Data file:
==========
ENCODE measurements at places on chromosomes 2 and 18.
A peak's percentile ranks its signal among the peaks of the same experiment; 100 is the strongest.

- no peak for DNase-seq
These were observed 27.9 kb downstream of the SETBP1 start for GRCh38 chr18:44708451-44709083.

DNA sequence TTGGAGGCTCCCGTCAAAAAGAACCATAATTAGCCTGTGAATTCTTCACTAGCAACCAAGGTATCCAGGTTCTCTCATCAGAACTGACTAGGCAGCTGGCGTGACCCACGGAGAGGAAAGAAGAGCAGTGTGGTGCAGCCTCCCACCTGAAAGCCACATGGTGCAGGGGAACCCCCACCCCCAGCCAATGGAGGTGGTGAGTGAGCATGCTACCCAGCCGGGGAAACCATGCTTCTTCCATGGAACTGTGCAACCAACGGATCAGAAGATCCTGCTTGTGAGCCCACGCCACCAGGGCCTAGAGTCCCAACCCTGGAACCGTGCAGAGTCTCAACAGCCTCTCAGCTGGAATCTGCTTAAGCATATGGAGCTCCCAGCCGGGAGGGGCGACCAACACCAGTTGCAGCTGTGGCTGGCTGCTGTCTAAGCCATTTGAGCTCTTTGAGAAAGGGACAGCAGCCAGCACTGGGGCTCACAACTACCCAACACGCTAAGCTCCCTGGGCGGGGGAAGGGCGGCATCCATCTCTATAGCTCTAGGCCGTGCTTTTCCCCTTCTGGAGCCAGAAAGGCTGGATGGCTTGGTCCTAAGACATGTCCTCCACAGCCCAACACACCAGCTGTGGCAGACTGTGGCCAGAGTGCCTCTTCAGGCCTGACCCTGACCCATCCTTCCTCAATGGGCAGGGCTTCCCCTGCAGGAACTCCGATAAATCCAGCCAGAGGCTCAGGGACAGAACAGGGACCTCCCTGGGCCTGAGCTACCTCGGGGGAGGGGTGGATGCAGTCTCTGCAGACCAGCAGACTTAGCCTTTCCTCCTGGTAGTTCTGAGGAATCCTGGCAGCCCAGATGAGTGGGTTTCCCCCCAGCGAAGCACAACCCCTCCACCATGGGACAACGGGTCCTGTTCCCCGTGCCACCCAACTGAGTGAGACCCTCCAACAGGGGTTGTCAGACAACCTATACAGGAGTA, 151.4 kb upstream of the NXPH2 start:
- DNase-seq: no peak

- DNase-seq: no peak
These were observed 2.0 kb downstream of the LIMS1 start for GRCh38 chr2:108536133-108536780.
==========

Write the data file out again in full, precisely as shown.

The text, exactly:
ENCODE measurements at places on chromosomes 2 and 18.
A peak's percentile ranks its signal among the peaks of the same experiment; 100 is the strongest.

- no peak for DNase-seq
These were observed 27.9 kb downstream of the SETBP1 start for GRCh38 chr18:44708451-44709083.

DNA sequence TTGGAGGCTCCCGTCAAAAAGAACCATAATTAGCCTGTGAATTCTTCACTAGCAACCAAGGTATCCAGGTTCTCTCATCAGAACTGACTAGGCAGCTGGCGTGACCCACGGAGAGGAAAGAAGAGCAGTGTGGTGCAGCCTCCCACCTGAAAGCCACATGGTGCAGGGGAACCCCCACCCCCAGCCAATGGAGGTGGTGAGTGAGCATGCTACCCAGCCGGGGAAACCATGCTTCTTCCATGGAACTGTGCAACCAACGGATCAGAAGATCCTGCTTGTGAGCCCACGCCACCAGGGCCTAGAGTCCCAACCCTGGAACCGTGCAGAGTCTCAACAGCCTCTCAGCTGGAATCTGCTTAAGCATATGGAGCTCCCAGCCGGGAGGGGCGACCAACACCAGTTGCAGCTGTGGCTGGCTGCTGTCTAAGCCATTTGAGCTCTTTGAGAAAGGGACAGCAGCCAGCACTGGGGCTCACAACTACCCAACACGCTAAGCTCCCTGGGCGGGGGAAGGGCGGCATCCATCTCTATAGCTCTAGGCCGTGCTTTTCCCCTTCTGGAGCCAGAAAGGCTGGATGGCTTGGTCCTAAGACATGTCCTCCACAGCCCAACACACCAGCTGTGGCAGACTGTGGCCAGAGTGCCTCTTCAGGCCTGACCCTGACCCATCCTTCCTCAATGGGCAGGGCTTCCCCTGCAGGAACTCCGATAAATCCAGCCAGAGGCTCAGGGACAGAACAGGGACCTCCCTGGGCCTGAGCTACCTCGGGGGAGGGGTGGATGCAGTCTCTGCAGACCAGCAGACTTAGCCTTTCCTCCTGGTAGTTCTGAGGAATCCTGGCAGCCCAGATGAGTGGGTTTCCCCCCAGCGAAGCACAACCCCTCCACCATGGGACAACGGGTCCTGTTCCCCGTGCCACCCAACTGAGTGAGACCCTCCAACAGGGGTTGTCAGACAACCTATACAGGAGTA, 151.4 kb upstream of the NXPH2 start:
- DNase-seq: no peak

- DNase-seq: no peak
These were observed 2.0 kb downstream of the LIMS1 start for GRCh38 chr2:108536133-108536780.